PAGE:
Restructuring Enterprises in Eastern Europe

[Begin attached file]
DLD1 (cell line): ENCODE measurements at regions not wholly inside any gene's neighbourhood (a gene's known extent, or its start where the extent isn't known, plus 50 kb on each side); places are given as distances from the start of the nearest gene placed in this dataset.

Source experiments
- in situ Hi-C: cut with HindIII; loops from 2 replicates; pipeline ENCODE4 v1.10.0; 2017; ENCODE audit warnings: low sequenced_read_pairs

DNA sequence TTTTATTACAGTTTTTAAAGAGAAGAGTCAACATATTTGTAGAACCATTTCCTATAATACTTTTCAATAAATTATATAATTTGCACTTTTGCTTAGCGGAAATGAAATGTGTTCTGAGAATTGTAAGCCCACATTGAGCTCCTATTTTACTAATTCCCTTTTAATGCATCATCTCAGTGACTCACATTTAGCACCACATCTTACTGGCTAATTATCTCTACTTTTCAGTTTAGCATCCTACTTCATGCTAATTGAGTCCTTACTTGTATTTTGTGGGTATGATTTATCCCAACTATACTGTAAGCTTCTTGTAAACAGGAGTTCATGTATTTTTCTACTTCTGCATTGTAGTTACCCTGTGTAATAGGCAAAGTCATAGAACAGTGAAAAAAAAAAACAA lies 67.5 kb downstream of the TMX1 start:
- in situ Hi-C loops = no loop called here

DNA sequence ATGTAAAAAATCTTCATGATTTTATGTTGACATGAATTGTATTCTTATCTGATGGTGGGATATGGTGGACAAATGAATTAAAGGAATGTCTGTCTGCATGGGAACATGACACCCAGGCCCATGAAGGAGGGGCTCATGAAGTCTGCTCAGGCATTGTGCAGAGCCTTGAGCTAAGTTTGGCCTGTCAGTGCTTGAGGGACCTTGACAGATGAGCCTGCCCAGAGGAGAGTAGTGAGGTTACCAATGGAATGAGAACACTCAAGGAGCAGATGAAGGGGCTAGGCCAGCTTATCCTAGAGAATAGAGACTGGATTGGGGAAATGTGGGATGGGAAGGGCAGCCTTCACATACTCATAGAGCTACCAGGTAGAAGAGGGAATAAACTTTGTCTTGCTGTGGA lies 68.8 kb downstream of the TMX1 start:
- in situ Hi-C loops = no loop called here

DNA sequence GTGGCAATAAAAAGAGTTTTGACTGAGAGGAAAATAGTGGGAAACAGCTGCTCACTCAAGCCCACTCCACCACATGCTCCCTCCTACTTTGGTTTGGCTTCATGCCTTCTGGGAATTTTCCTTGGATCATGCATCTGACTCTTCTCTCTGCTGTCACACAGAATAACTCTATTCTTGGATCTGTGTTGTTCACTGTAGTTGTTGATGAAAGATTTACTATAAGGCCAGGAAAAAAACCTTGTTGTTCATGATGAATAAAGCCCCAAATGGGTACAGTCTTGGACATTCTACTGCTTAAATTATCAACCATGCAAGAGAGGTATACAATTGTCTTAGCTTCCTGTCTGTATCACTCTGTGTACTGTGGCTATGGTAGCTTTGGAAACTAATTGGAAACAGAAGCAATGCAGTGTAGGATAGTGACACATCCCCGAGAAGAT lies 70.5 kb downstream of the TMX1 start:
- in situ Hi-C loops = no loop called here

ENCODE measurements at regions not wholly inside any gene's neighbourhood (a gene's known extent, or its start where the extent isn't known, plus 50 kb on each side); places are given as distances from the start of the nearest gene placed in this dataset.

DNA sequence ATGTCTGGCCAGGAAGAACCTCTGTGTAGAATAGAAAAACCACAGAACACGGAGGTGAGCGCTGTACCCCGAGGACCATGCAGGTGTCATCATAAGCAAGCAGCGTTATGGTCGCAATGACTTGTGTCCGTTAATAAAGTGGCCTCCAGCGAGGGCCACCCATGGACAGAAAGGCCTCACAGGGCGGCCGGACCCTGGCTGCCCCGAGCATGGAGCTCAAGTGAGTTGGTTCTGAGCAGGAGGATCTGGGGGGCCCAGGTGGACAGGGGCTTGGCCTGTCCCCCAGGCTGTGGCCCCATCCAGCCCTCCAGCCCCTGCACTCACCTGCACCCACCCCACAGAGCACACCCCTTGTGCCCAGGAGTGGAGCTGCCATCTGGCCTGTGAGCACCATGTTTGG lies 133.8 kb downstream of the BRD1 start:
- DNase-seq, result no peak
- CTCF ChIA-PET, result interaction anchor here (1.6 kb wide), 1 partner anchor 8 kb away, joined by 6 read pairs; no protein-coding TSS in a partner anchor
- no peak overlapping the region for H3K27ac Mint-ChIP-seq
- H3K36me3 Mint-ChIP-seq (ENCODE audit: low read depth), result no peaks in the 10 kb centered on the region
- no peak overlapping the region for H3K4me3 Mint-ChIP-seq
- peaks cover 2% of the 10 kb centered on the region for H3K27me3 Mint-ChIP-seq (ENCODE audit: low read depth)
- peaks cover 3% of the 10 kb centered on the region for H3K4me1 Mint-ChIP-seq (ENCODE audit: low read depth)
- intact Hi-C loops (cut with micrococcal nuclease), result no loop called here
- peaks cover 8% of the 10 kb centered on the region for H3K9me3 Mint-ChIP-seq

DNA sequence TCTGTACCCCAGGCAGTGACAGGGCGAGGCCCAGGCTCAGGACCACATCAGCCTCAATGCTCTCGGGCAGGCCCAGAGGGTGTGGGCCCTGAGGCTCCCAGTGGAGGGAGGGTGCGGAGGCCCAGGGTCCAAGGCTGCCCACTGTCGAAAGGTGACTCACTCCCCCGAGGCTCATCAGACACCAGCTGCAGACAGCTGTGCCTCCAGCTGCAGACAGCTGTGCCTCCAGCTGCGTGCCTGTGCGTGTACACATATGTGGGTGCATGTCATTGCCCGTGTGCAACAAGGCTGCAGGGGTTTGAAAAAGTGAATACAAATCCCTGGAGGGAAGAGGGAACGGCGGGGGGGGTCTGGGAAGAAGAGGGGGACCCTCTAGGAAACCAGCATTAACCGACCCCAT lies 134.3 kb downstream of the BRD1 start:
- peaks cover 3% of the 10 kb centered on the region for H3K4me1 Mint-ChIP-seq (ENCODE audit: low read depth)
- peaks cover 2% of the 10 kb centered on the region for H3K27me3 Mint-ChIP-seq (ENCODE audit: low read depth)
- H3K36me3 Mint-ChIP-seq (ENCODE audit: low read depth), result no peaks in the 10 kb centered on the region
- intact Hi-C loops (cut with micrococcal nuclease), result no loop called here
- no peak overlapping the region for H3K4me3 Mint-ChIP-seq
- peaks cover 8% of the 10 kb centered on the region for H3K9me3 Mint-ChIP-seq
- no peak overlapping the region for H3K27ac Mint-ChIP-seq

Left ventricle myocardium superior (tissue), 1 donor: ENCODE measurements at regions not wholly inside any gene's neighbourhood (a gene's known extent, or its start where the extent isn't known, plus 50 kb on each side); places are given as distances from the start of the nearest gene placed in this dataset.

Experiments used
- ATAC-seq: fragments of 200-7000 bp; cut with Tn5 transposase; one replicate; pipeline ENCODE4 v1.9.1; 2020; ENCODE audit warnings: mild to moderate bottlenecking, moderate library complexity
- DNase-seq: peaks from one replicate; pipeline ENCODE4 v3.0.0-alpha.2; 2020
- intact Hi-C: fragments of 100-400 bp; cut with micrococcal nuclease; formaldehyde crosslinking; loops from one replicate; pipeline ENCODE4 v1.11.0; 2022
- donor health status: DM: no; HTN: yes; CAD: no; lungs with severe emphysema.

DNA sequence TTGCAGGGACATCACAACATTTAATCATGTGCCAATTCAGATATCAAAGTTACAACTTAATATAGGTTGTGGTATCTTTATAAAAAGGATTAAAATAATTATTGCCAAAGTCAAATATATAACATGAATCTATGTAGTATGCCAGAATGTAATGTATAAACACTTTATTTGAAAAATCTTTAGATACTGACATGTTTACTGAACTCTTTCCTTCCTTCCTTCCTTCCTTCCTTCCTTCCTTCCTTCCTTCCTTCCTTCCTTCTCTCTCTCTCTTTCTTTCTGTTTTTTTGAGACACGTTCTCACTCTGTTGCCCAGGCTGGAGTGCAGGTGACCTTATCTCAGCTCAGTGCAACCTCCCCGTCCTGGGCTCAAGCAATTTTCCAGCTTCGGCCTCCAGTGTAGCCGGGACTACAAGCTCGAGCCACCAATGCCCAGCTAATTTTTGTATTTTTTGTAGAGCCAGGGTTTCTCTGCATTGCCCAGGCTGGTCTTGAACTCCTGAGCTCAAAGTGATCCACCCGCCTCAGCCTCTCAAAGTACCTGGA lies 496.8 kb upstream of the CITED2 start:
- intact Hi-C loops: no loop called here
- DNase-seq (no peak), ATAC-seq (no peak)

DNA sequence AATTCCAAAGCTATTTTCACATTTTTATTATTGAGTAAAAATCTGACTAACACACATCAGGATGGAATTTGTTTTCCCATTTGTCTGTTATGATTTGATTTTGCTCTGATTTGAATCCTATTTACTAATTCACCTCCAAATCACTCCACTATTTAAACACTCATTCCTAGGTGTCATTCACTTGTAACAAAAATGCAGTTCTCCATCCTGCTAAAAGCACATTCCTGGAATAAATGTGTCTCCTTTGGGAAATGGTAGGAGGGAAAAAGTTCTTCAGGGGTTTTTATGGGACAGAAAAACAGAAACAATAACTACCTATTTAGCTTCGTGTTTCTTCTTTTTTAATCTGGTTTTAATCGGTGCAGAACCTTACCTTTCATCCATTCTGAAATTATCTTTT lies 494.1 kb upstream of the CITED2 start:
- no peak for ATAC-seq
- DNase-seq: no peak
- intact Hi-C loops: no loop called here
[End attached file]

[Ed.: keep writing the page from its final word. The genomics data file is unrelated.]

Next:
The enterprise sectors of Eastern Europe are undergoing fundamental reform. This article evaluates alternative forms of corporate restructuring. It emphasizes differences in the sequence in which reforms are undertaken in different countries. In some countries, restructuring is being undertaken by the state before privatization; in some, restructuring is delegated to private-sector institutions before shares are offered to the public at large; and in others, public offers of shares are preceding restructuring. The article suggests that the recent theoretical literature on corporate ownership and vertical integration provides a useful framework for evaluating alternative sequences of reform. This points to four factors as being central to the reform process: contractual incompleteness between the state, investors and managers; complementarity between the assets of different stakeholders; the relative importance of assets; and the relative abilities of different stakeholders. The continuing role for the state in Eastern Europe is attributable to difficulties of contracting between the state and private firms and the complementarity between the assets of state and firms. The slow pace of privatization is due to poor public finances and inefficient bureaucracies. There is one country in which a substantial amount of restructuring has been undertaken by both the state and the private sector, however: East Germany. This paper documents in some detail the privatization process in East Germany. It notes that five parties have been central to the reform process: the state, the Treuhandanstalt, banks, Western companies and the incumbent management. It records a gradual transfer of control from the state to the management of firms. It argues that the central role played by banks and companies in restructuring reflects an important complementarity between their assets and those of former state-owned enterprises, and the fact that they can offer valuable advice to East German management. This raises the question of what East European countries that do not possess institutions with equivalent skills and resources should do. The experience of East Germany suggests that careful attention should be given to the governance of state agencies and private-sector institutions. The role of financial institutions in funding restructuring should be supplemented by non-financial companies providing management advice. Risk capital will not be available, initially, until East European enterprises have acquired adequate collateral or reputations. In the mean time, international agencies will play a central role in funding the transition.
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